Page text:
By 1960, three types of uniforms were worn by Canadian soldiers in the field. Bush Dress was worn during the summer, Battledress was worn in the winter, and black coveralls were worn by many units on exercises as a substitute for Bush or to save Battledress from undue wear. Both Bush and Battledress were also worn as a garrison or everyday uniform. What the Canadian military needed was an all seasonal uniform specifically intended for field wear.
This new pattern of field uniform was trailed in the early 1960s and was adopted for service in 1963. The "Uniform, Combat General Service" (known to soldiers as "Combat" or "Combats") consisted of a cap, coat, shirt-coat, V neck sweater, two patterns of trousers, and Boots. Developed in conjunction with the 1964 Pattern web equipment, Combat was very successful and by the late 1960s had replaced most regular army operational uniforms. It was also worn by the Royal Canadian Air Force and Royal Canadian Navy in very limited numbers before unification. Post unification it was standard for all three services, but remained primarily an army uniform.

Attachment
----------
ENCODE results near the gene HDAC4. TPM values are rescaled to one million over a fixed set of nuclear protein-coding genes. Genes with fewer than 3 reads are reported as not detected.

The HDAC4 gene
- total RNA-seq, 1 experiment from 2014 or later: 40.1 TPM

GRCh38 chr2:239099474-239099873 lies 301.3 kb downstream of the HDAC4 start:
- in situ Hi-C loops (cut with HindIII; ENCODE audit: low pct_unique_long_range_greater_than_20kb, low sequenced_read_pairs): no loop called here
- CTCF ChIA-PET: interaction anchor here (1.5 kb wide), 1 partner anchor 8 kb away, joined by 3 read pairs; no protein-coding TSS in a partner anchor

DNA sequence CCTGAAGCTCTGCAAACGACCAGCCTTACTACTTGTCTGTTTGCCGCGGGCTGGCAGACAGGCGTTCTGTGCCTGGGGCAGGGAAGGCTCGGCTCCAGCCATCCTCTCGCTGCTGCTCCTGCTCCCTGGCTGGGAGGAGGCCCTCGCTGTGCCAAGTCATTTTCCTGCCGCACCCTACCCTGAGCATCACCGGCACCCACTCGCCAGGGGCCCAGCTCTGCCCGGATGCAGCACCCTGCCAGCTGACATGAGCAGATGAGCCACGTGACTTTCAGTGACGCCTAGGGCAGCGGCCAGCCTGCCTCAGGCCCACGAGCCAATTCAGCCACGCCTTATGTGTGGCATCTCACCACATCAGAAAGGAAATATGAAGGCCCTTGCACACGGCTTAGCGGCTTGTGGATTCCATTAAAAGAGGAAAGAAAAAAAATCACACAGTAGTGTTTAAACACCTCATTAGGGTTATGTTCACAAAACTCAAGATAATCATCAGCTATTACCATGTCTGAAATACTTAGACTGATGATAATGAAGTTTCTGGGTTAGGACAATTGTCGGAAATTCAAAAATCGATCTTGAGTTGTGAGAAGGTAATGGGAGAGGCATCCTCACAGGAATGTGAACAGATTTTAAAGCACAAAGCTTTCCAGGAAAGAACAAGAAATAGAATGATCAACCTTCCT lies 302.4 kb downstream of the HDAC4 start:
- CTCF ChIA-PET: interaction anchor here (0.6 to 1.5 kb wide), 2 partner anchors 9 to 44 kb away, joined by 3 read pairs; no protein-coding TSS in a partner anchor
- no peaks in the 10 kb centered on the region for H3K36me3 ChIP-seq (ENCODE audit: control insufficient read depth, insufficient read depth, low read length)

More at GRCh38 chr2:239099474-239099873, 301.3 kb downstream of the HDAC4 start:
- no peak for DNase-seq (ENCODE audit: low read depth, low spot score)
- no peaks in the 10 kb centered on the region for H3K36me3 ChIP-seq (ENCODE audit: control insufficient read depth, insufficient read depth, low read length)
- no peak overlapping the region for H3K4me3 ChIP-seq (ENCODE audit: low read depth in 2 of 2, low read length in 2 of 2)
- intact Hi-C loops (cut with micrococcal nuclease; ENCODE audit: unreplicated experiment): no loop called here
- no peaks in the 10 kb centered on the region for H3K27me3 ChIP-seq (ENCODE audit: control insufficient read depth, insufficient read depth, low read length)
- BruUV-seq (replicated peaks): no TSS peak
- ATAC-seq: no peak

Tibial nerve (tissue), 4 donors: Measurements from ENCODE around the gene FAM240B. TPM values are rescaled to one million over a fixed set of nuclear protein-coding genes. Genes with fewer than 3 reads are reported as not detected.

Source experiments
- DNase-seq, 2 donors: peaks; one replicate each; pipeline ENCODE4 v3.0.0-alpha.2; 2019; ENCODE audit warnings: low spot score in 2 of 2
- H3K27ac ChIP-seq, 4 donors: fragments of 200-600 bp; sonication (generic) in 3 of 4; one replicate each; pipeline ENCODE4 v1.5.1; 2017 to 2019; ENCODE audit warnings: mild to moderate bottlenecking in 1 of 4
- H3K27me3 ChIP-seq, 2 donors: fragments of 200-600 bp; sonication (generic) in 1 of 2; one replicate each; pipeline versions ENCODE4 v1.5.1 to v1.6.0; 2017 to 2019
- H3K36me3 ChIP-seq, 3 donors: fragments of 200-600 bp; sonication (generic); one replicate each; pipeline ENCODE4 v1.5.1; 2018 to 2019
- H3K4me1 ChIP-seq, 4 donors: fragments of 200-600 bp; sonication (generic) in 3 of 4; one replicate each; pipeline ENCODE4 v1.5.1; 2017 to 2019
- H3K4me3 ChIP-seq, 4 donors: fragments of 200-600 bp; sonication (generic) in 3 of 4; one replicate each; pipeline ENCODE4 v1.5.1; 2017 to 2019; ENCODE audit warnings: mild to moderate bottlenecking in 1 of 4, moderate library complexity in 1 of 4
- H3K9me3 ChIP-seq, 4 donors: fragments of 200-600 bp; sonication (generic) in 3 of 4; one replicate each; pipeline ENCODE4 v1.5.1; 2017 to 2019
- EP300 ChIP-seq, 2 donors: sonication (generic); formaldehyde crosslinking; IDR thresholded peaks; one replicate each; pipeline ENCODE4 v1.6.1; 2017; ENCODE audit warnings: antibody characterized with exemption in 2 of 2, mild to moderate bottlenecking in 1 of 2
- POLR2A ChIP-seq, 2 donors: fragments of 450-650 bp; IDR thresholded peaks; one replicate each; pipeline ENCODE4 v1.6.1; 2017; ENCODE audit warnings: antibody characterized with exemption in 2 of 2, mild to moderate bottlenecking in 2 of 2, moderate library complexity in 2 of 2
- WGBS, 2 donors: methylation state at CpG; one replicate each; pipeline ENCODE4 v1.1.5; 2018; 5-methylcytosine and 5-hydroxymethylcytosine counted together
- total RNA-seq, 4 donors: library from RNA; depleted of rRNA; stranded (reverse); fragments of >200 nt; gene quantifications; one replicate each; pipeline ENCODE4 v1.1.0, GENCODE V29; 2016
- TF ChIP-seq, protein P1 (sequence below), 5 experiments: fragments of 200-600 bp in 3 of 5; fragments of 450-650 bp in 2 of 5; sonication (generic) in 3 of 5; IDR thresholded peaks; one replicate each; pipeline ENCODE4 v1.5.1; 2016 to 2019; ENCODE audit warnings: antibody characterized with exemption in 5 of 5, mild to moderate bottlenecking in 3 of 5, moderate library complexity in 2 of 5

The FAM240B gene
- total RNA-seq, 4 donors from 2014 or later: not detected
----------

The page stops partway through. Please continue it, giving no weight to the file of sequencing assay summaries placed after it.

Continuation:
Beginning in 1999, the OG combat was replaced by the CADPAT combat uniform, which itself is currently being replaced by the Improved Combat Uniform (ICU).
(Part sourced from camopedia).
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